IBM DB2: Moving into the Era of Big Data

April 23, 2012
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Back in the 1970s, a team of IBM researchers sought to create a new architecture for storing, managing and interacting with digital data to free application developers from the burden of having to know the details of how data was managed.

The result: the invention of the relational database and later DB2, the company’s first commercial relational database system for large enterprises, which was announced in June 1983. 

Back in the 1970s, a team of IBM researchers sought to create a new architecture for storing, managing and interacting with digital data to free application developers from the burden of having to know the details of how data was managed.

The result: the invention of the relational database and later DB2, the company’s first commercial relational database system for large enterprises, which was announced in June 1983. 

IBM not only developed the math and science behind the concept of the relational database, they also made a breakthrough that spawned an entirely new and influential category of software.

Prior to the introduction of DB2, databases stored information in a hierarchical fashion. Information was stored in what’s called a “parent/child” structure. A relational database offers users more flexibility because it understands relations, how information in different tables is related, in a more flexible manner than a parent/child hierarchy. This enables a much more powerful ability to analyze the data.

The relational database concept became the overwhelming choice for the storage of information which, to this day, supports the world economy, including financial records, manufacturing and logistical information, personnel data and much more.

Almost thirty years later, DB2 has transformed into a diverse, powerful workhorse relied upon by global companies of all sizes in every industry. More than 400,000 IBM clients use it today. For instance, DB2 is used by the top 50 banks worldwide, nine of the 10 top global insurance companies, 24 of the 25 largest retailers globally and over 100 of the largest governments and agencies. 

In fact, DB2 enables businesses to better understand the relationships held in the data and provides organizations with the opportunity to build up a better understanding of their business. By using a relational database, for example, a bank can spot customer behaviors and trends across their product lines more effectively.

For that reason, DB2 foreshadowed the concept of business intelligence and analytics that plays such a major part in applications and doing business today in a “smarter” fashion. “Predictive analytics” enables businesses to analyze their sales patterns and target customers better.

Originally designed to operate on mainframes, the movement to bring “DB2 to the desktop” in the 1990s enabled more users to take advantage of relational databases to run their businesses. DB2 offers high availability, disaster recovery and scalability to companies, no matter how large or small.

DB2 has evolved over the last three decades to help companies adapt their database strategy to meet the demands of evolving, industry-specific business challenges. In 2007, the ability to natively handle XML data was added.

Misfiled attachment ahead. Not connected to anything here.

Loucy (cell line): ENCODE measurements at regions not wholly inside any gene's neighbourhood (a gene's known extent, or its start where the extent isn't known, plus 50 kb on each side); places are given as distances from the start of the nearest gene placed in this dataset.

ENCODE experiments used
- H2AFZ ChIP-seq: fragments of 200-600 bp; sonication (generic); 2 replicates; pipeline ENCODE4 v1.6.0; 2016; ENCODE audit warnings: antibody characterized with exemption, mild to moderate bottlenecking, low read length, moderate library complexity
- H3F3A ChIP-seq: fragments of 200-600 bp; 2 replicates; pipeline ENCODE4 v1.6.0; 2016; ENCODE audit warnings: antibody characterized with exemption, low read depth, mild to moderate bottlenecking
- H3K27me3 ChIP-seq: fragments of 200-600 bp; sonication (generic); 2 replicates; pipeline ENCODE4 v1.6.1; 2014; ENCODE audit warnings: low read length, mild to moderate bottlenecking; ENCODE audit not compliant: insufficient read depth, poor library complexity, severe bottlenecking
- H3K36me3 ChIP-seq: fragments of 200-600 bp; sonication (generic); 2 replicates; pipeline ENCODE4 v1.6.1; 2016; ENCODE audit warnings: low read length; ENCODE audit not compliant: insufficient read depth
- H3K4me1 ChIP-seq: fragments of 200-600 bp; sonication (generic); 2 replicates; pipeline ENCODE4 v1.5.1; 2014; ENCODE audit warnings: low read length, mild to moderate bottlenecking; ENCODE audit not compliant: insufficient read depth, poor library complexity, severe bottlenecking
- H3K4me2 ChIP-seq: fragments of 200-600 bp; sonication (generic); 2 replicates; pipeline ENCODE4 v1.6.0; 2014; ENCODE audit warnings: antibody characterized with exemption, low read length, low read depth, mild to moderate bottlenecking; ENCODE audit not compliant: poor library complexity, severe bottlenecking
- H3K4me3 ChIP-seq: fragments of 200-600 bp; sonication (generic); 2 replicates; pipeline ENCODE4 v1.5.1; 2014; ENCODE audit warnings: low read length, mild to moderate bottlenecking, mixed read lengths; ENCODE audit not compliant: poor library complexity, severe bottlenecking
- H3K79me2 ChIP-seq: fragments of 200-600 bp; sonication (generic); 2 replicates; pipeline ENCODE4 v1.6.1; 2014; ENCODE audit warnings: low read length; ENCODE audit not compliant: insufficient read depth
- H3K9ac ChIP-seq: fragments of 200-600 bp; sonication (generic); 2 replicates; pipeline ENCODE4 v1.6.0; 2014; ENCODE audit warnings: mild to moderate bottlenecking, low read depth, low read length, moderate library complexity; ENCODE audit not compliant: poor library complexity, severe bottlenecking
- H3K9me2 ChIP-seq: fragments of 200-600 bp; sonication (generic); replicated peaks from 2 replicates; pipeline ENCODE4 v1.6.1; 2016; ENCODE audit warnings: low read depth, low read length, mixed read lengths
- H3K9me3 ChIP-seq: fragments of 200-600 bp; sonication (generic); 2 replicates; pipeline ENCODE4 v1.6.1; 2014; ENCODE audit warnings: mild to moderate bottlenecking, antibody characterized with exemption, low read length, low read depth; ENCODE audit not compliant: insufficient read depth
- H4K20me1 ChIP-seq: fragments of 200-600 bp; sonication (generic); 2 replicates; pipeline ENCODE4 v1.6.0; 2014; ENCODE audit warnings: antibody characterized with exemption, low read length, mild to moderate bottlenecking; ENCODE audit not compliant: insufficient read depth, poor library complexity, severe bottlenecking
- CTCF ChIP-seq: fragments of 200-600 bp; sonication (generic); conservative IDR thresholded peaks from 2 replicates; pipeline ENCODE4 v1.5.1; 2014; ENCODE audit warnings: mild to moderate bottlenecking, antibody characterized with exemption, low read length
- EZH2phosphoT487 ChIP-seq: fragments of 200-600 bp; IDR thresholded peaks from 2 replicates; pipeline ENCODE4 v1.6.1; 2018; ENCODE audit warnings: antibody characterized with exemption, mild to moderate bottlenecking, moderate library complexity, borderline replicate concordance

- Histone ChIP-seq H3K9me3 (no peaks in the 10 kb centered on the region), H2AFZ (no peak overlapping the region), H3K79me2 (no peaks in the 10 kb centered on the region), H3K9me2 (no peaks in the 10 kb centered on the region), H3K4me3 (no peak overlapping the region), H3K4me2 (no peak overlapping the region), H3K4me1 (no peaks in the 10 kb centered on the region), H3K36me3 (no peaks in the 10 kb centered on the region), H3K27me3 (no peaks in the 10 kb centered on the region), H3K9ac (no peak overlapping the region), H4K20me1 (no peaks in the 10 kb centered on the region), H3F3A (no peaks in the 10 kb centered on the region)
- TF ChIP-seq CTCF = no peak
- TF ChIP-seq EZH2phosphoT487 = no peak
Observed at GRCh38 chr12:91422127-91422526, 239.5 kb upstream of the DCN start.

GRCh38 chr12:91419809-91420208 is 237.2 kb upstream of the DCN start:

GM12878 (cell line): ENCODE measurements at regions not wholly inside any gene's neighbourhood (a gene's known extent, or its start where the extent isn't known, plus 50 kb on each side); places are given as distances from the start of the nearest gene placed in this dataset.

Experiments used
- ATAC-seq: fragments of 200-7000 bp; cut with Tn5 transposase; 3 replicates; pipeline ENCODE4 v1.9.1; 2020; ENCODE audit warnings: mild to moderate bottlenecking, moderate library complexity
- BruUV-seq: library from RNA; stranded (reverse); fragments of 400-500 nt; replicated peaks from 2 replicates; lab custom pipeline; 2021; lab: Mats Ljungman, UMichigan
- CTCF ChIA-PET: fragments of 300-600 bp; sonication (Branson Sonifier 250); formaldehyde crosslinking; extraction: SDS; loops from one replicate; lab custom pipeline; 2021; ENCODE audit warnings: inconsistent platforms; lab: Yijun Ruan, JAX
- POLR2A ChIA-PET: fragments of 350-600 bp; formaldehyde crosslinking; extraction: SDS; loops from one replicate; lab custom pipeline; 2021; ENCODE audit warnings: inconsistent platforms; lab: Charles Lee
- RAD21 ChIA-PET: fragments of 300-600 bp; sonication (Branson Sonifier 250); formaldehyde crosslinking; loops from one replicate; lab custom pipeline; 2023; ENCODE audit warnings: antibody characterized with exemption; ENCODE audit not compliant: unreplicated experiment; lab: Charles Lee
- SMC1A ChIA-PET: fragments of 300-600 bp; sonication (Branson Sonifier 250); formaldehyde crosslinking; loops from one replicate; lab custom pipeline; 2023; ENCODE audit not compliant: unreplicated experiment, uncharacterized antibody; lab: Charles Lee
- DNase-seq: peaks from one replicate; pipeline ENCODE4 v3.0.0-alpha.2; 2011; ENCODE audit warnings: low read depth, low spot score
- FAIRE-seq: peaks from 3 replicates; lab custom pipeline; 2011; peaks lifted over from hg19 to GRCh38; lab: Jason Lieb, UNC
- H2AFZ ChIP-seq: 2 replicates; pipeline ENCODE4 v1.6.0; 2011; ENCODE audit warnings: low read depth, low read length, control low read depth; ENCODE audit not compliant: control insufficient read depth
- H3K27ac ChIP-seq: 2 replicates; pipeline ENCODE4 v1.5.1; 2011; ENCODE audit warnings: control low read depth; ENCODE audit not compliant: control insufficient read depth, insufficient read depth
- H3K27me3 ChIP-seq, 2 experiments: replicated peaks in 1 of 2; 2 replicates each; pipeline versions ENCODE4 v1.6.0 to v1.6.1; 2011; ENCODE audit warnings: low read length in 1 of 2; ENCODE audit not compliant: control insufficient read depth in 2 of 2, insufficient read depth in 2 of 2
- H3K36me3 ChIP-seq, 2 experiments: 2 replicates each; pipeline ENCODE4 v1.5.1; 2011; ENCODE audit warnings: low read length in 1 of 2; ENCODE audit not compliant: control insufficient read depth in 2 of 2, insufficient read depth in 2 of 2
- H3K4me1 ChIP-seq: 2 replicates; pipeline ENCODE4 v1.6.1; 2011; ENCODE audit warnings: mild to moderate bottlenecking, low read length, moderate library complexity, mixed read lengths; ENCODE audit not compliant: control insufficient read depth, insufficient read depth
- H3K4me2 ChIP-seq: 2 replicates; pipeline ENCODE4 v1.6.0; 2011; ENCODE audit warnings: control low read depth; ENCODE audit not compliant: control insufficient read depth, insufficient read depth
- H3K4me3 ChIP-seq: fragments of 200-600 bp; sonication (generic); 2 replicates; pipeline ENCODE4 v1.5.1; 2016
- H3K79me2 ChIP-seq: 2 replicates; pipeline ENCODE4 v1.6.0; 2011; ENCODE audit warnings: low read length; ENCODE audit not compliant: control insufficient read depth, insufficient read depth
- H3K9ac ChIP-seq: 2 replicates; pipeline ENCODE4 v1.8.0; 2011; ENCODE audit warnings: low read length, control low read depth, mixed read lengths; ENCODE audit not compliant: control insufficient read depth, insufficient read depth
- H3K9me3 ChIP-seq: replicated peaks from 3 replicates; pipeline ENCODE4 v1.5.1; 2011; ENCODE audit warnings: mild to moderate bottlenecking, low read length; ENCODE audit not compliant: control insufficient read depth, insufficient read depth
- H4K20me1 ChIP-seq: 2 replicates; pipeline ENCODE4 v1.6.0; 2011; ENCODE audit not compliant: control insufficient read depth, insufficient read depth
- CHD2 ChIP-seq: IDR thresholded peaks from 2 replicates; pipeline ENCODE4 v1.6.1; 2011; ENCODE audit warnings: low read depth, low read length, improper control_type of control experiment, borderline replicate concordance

XML can significantly reduce the cost of developing and maintaining applications with continuously evolving schemas – such as on-line income tax forms that vary from year-to-year. With the breakthrough pureXML support only provided by DB2, the benefits of XML extend to the database and include the ability to easily evolve an XML schema in minutes to match the application changes without updating table schema or the existing XML data as would be required in a relational database.

Now with the introduction of DB2 10, the product has added new features like adaptive compression, multi-temperature data management, time travel query and big data integration. These features enable enterprises, in the era of big data, to stay agile and not deal with all the data, just the most relevant information. The challenge is compounded by new high performance applications that require instant access to new types and massive amounts of data from social networks, sensors, and mobile devices, along with data growing inside data warehouses today.

Businesses with large volumes of data know how expensive storage can be. DB2 can dramatically reduce that cost with industry leading data compression technologies that compress rows, indexes, temporary tables, with compression rates that can reach over 90 percent. Moreover, because compression allows DB2 to keep more data in memory, thereby avoiding performance-robbing disk I/O, database performance can increase considerably.

For many businesses, database downtime equals both money and opportunity lost. DB2 can minimize the downtime associated with many planned activities, such as altering a table, and many unplanned events, such as a power outage, by either eliminating the downtime completely or reducing it’s duration to a few seconds.

Clearly, now more than ever, business leaders want to easily see what’s going on in their businesses, and the modern relational database, which has evolved over the years, enables them to do so. DB2 provides clients a way to tame the data deluge and accelerate the consumption and analysis of business critical data.

In the era of big data, it is about platforms like DB2 that enable essential insights to understand your customer, business and market.